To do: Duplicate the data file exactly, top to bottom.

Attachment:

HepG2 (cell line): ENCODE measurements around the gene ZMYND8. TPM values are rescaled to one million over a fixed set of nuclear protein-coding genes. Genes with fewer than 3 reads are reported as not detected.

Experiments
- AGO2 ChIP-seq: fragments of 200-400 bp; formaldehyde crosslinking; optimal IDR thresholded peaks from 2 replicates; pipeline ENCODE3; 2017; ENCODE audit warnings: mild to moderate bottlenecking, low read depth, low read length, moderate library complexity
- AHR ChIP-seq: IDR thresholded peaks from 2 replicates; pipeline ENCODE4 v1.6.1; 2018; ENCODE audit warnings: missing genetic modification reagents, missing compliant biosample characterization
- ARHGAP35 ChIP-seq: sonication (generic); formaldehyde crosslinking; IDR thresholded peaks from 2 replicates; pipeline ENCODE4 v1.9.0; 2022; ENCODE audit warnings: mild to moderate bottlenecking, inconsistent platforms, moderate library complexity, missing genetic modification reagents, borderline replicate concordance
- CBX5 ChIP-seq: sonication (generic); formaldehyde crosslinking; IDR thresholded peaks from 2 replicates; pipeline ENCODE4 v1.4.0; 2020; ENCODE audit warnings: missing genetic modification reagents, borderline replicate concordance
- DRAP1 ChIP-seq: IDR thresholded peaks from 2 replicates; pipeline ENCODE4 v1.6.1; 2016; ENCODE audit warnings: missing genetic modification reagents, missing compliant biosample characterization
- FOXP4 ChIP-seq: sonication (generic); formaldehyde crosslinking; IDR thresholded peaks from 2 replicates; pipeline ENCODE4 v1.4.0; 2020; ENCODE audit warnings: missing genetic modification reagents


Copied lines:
HepG2 (cell line): ENCODE measurements around the gene ZMYND8. TPM values are rescaled to one million over a fixed set of nuclear protein-coding genes. Genes with fewer than 3 reads are reported as not detected.

Experiments
- AGO2 ChIP-seq: fragments of 200-400 bp; formaldehyde crosslinking; optimal IDR thresholded peaks from 2 replicates; pipeline ENCODE3; 2017; ENCODE audit warnings: mild to moderate bottlenecking, low read depth, low read length, moderate library complexity
- AHR ChIP-seq: IDR thresholded peaks from 2 replicates; pipeline ENCODE4 v1.6.1; 2018; ENCODE audit warnings: missing genetic modification reagents, missing compliant biosample characterization
- ARHGAP35 ChIP-seq: sonication (generic); formaldehyde crosslinking; IDR thresholded peaks from 2 replicates; pipeline ENCODE4 v1.9.0; 2022; ENCODE audit warnings: mild to moderate bottlenecking, inconsistent platforms, moderate library complexity, missing genetic modification reagents, borderline replicate concordance
- CBX5 ChIP-seq: sonication (generic); formaldehyde crosslinking; IDR thresholded peaks from 2 replicates; pipeline ENCODE4 v1.4.0; 2020; ENCODE audit warnings: missing genetic modification reagents, borderline replicate concordance
- DRAP1 ChIP-seq: IDR thresholded peaks from 2 replicates; pipeline ENCODE4 v1.6.1; 2016; ENCODE audit warnings: missing genetic modification reagents, missing compliant biosample characterization
- FOXP4 ChIP-seq: sonication (generic); formaldehyde crosslinking; IDR thresholded peaks from 2 replicates; pipeline ENCODE4 v1.4.0; 2020; ENCODE audit warnings: missing genetic modification reagents